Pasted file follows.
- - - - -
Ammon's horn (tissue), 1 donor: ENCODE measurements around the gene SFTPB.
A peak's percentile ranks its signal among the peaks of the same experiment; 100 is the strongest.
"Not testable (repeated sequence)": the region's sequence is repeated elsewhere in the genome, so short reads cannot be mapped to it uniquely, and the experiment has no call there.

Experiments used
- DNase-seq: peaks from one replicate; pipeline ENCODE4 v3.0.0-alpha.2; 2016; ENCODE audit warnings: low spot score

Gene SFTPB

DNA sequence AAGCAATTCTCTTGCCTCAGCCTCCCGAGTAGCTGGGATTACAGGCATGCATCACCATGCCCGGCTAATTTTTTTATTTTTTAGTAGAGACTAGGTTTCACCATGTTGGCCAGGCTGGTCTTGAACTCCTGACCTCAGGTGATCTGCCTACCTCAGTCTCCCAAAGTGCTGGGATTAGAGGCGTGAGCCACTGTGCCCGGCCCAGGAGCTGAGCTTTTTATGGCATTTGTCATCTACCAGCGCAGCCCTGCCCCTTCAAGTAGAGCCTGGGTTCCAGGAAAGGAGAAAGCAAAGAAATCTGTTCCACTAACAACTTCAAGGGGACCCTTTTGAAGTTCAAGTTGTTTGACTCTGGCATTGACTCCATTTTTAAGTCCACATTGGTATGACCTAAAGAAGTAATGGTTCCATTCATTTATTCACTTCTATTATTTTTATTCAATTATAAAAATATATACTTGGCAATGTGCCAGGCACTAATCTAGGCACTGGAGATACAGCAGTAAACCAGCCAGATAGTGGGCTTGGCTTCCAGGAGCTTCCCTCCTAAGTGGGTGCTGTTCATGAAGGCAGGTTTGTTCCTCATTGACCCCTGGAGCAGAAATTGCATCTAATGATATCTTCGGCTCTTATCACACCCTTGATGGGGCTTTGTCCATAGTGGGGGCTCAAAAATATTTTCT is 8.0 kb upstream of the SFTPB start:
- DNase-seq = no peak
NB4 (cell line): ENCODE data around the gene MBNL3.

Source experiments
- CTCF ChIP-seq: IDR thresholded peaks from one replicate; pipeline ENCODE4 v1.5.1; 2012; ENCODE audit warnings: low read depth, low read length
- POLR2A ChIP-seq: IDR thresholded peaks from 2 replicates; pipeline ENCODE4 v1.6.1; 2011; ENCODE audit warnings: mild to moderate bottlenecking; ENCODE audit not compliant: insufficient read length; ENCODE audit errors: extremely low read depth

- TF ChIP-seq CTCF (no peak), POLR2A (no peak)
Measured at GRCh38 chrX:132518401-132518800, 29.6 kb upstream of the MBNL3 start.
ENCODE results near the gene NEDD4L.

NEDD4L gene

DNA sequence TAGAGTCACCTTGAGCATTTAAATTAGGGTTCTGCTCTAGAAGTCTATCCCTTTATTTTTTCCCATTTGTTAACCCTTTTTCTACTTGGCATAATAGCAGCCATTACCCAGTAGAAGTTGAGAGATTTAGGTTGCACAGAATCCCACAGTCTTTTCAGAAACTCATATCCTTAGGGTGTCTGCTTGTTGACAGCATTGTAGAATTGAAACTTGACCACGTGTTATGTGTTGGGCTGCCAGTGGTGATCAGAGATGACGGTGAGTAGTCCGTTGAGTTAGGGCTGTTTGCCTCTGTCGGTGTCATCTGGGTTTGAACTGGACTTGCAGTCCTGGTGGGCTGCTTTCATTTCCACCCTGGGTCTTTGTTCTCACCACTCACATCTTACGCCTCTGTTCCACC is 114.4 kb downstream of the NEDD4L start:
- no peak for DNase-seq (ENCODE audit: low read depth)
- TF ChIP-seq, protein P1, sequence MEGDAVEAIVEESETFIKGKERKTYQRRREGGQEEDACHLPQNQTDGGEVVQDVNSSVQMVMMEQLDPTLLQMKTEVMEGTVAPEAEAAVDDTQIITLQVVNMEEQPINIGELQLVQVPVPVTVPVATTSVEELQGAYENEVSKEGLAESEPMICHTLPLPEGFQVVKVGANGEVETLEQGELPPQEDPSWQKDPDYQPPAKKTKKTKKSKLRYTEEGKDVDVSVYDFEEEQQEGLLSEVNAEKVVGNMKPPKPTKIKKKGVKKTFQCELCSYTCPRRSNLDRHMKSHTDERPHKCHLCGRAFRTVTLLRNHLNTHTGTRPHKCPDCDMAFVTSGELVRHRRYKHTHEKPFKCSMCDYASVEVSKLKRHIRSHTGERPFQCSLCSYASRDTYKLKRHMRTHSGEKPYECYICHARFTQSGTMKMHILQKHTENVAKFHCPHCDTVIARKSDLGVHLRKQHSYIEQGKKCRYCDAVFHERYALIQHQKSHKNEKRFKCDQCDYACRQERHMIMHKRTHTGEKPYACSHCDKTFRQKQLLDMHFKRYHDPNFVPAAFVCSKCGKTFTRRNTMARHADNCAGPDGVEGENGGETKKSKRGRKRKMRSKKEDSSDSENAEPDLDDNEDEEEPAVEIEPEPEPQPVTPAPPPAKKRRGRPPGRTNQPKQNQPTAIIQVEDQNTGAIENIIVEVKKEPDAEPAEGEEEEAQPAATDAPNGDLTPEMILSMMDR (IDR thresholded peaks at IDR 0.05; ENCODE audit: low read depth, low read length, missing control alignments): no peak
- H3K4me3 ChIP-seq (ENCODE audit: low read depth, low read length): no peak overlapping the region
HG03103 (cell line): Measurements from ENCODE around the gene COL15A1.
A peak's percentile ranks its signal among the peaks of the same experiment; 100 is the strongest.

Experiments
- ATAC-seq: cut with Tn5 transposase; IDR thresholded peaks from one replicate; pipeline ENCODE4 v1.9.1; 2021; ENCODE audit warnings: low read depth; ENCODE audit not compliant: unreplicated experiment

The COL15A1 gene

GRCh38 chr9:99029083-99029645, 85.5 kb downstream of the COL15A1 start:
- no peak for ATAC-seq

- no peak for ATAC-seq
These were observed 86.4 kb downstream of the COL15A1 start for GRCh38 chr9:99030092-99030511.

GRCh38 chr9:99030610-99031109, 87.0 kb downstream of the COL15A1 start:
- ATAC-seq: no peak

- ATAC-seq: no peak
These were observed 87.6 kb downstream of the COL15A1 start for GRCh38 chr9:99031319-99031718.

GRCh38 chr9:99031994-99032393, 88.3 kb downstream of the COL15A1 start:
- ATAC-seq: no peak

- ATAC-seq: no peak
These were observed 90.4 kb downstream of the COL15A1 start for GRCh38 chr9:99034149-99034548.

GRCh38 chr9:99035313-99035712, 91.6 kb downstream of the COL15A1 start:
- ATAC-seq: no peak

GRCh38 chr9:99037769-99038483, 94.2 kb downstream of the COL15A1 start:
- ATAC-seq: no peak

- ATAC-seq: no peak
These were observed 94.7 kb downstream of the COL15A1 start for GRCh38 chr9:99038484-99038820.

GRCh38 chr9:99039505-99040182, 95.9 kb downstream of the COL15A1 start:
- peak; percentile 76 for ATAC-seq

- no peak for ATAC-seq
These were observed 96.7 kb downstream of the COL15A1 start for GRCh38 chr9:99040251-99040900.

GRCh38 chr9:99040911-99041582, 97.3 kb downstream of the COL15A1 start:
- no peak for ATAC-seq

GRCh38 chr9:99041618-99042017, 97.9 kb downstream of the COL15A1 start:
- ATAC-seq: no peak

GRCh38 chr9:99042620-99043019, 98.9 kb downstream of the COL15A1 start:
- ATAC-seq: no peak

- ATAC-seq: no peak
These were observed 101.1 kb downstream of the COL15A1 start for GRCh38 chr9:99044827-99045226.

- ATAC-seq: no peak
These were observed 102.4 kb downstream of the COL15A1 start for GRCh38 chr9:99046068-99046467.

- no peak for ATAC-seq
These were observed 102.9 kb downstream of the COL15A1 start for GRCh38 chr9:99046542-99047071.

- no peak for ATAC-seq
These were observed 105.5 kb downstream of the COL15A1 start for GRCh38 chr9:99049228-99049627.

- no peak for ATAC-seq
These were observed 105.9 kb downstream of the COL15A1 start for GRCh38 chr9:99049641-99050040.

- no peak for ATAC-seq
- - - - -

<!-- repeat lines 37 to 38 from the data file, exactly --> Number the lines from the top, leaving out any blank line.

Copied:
These were observed 90.4 kb downstream of the COL15A1 start for GRCh38 chr9:99034149-99034548.

GRCh38 chr9:99035313-99035712, 91.6 kb downstream of the COL15A1 start: